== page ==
Read Naturally Control Group Studies
Case 3: RTI Study of Fourth Graders in Massachusetts
A study by two university researchers demonstrated that students who received Read Naturally instruction as a supplementary intervention made substantially more gains in fluency, accuracy, and rate than students in a control group.
The study by Christine Tucker, Ed.D., of Walden University, and Don Jones, Ed.D., of Texas A&M University – Kingsville was published in the National Forum of Educational Administration and Supervision Journal (Volume 28, Number 1) under the title, "Response to Intervention: Increasing Fluency, Rate, and Accuracy for Students at Risk for Reading Failure."
The purpose of the study was to investigate the effect of response to intervention (RTI) by determining the impact of specialized instruction on reading fluency skills with fourth graders who were identified as at risk for reading failure.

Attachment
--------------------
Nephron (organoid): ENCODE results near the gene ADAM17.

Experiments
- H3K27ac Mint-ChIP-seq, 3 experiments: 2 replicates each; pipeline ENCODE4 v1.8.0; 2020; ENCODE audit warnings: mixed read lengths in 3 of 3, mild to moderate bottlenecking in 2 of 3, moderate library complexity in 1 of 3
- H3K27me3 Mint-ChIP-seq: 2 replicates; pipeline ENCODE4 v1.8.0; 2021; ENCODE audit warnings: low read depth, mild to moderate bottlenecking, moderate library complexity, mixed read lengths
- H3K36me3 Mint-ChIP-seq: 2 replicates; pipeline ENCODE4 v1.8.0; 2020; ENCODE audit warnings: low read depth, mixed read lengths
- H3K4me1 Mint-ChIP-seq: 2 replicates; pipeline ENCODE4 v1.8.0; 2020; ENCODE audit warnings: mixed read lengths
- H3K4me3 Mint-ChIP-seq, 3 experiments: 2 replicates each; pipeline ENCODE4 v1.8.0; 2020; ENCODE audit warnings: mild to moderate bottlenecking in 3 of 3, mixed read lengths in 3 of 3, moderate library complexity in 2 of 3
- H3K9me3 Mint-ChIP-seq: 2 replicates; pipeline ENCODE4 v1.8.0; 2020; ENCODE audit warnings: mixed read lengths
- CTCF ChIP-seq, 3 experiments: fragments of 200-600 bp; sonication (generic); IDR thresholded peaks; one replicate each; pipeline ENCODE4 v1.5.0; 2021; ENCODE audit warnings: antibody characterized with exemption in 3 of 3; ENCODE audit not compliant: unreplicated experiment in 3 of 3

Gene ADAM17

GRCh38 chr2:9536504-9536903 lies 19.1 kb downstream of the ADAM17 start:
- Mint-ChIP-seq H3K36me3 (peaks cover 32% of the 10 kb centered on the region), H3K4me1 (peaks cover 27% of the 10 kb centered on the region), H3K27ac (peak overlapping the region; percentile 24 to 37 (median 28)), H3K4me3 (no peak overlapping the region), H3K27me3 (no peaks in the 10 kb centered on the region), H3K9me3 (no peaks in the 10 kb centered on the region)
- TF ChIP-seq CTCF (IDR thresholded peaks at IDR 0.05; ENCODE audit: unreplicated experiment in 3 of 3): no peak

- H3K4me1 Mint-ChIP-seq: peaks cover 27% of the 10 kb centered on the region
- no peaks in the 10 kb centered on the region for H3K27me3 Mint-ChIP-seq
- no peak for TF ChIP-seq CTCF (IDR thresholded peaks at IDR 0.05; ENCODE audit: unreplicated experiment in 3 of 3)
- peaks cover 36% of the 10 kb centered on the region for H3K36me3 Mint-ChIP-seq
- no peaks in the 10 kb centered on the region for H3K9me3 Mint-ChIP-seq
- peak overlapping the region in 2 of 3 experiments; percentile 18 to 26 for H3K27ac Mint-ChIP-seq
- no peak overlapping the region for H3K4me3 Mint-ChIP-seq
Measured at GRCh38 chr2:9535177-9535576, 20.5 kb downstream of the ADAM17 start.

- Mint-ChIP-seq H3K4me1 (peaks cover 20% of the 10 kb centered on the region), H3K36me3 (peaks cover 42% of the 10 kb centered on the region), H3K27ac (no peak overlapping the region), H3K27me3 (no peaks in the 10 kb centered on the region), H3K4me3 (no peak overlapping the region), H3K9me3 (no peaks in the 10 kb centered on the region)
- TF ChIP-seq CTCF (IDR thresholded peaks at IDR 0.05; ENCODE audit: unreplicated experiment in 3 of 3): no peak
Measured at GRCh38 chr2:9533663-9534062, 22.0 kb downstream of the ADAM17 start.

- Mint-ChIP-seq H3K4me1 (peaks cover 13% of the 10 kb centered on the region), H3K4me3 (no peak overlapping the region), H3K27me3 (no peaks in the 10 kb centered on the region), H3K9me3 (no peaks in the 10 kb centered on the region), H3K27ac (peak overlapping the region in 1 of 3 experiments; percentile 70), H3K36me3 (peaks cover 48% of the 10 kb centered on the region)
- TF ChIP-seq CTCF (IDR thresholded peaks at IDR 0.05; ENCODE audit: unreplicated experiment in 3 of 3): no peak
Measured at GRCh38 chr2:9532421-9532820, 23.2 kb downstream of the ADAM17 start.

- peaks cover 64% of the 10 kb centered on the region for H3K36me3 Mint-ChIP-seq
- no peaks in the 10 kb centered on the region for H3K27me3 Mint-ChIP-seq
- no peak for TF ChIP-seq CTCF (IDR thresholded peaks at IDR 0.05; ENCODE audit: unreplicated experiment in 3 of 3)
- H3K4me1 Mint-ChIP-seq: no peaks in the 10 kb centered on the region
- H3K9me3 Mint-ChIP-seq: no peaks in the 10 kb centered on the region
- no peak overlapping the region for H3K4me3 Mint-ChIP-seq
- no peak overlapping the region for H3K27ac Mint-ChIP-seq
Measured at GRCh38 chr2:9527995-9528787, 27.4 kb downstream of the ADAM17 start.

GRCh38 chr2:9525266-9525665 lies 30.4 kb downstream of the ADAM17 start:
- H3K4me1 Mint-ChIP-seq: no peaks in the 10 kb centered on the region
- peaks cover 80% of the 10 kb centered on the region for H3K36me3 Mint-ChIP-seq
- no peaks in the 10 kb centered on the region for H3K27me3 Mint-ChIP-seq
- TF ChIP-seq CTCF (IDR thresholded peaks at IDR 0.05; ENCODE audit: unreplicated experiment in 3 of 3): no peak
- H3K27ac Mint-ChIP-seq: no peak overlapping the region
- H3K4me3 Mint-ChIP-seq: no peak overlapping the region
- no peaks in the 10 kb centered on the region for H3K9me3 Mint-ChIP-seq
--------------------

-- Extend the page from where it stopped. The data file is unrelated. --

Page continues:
The randomized control trial compared two groups of students, half of whom received Read Naturally instruction, 30 minutes a day, 4 days a week, in addition to general reading instruction, and half of whom received only general reading instruction.
After 10 weeks, the Read Naturally students demonstrated greater pretest-to-posttest gains in reading accuracy, rate, and fluency than the control group students, as measured by the Gray Oral Reading Test Fourth Edition (GORT-4). All results were statistically significant (p <. 05). The effect size for accuracy was moderate (d = .68), for rate was large (d = 1.12), and for fluency was large (d = 1.03).
The following chart summarizes the average gains for students in the two groups.